Plaintiffs have specifically alleged that had Duffy been warned, she would never have developed any relationship with Larroque. While we admit that serious questions of causation are presented where the killing takes place some four and one-half years after the warning allegedly should have been given, they are questions which cannot be resolved on demurrer but must [179 Cal. App. 3d 675] await inquiry into the nature of the relationship between Duffy and Larroque. Plaintiffs have alleged facts from which a jury could conclude that the City should have warned Duffy following her reports of harassment by Larroque and that the failure to warn was a substantial factor in causing her death. (See Myers v. Quesenberry, supra, 144 Cal.App.3d at p. 895.)

The City responds by citing Thompson v. County of Alameda, supra, 27 Cal.3d at p. 758 and Johnson v. County of Los Angeles (1983) 143 Cal. App. 3d 298, 311 [191 Cal. Rptr. 704] for the proposition that "the duty to warn depends upon and arises from the existence of a prior threat to a specific identifiable victim." It argues that because Larroque never threatened to harm Duffy, the City cannot be liable for its failure to warn. We do not read Thompson and Johnson so narrowly. Thompson makes clear the statement quoted above is intended to apply only "[w]ithin this context ..."--that is, in cases involving a public entity's liability for release of a potentially dangerous offender. (27 Cal.3d at p. 758.) Moreover, the next sentence of the court's discussion makes clear that the concept of "threat" refers to any predictable threat to the victim and not merely a threat by the perpetrator. fn. 7 Here, while Larroque made no verbal threats to Duffy, his harassment of her coupled with his prior criminal conduct made the "threat" to Duffy reasonably forseeable. Whether the magnitude of that threat required the City to warn Duffy, i.e., whether the City was negligent, is a question of fact.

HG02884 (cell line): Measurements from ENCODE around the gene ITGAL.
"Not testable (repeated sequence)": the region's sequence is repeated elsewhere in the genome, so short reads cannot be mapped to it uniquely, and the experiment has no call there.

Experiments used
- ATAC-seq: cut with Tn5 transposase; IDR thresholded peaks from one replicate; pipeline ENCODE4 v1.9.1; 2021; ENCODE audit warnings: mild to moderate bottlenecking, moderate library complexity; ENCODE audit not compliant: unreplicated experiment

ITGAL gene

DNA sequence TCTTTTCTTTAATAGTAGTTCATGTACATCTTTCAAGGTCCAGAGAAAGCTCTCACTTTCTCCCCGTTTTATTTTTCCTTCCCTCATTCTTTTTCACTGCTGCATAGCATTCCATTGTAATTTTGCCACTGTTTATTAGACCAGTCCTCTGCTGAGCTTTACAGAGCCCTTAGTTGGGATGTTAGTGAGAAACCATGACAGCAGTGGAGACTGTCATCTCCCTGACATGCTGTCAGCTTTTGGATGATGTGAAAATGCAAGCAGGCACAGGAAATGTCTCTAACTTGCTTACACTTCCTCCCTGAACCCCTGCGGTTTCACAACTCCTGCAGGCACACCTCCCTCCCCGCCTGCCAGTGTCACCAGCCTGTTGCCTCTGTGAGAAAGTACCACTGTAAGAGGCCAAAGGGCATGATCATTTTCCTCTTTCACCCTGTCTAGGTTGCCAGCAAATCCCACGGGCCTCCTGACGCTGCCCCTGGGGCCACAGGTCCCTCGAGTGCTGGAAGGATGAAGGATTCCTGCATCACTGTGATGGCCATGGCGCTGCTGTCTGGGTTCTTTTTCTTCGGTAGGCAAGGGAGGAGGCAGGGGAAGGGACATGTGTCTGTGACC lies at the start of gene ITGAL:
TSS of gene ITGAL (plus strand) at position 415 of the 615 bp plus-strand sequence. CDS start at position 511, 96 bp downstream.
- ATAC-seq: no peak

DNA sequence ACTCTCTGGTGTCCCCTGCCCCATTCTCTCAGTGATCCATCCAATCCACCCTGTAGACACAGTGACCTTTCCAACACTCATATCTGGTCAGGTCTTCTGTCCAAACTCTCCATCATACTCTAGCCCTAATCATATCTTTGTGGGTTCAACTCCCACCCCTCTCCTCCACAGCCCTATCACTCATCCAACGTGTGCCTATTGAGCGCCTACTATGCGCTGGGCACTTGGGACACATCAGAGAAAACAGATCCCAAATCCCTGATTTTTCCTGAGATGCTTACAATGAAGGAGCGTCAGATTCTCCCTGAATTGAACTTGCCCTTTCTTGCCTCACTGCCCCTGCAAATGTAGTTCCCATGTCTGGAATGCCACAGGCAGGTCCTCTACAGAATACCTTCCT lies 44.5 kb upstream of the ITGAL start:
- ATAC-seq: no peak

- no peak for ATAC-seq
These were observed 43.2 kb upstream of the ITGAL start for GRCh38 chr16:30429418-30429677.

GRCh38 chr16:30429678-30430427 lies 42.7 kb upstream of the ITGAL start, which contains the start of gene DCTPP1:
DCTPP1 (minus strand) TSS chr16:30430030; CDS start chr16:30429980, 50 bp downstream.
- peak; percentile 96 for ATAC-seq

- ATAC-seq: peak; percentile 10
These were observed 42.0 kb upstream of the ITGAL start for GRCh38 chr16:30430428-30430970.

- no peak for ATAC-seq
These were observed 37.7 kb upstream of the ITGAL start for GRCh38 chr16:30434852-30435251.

Disposition

In case number D002552, the judgment is reversed to the extent it is based on the sustaining of the City's demurrer to the first cause of action. In all other respects, the judgment is affirmed. Plaintiffs shall recover costs. In case number D001527, the judgment is affirmed. The State shall recover costs.

Staniforth, Acting P. J., and Work, J., concurred.

FN 1. We accept as true the facts as alleged in the complaint for the purposes of testing a demurrer. (Serrano v. Priest (1971) 5 Cal. 3d 584, 591 [96 Cal. Rptr. 601, 487 P.2d 1241, 41 A.L.R.3d 1187].)

FN 2. The complaint alleges the City received compensation for hiring Larroque through the state and federal parolee employment incentive program.

FN 3. We opined in Marois that duty analysis can be both confusing and confused because courts also employ a duty rubric to analyze questions involving the reasonableness of the defendant's conduct. (Id, at p. 198.) Whether a duty has been breached, however, is a decidedly different question from whether a duty exists. A determination that the defendant acted reasonably necessarily assumes he was under a "duty" to do so.

FN 4. The holding in Tarasoff is subject to some confusion due to the citation of subdivision (b) of section 315. It is nonetheless clear that defendants' duty to Tatiana did not arise from a subdivision (b) relationship but rather by virtue of its subdivision (a) relationship with the psychiatric patient. (Id, 17 Cal.3d at p. 436.) In reality, defendants' duty is not fundamentally one of protection but instead one of controlling their patient. It is simply that in the context of the Tarasoff facts, that duty could most easily be discharged by warning Tatiana.

FN 5. We have discussed the foregoing "duty" issues not only because the trial court relied on that theory but also to heed the Supreme Court's admonition to keep the "duty horse" in front of the "immunity cart." (Williams v. State of California (1983) 34 Cal. 3d 18, 22 [192 Cal. Rptr. 233, 664 P.2d 137].)

FN 6. In a second cause of action, plaintiffs allege that the City is vicariously liable for Larroque's actions by virtue of the doctrine of respondeat superior. We reject their argument because there is no reasonable argument here that Larroque's actions were within the scope of his employment. (Alma W. v. Oakland Unified School Dist. (1981) 123 Cal. App. 3d 133, 139 [176 Cal. Rptr. 287].) The fact that the risk of misconduct by an employee is foreseeable in the traditional negligence sense does not in and of itself make the employer vicariously liable. (Id, at p. 141; see also Harris v. Trojan Fireworks Co. (1984) 155 Cal. App. 3d 830 [202 Cal. Rptr. 440].) Accordingly, the City's demurrer as to the second cause of action was properly sustained.

FN 7. The court rephrases its conclusion as follows: "In those instances in which the released offender poses a predictable threat of harm to a named or readily identifiable victim or group of victims who can be effectively warned of the danger, a releasing agent may well be liable for failure to warn such persons." (27 Cal.3d at p. 758.)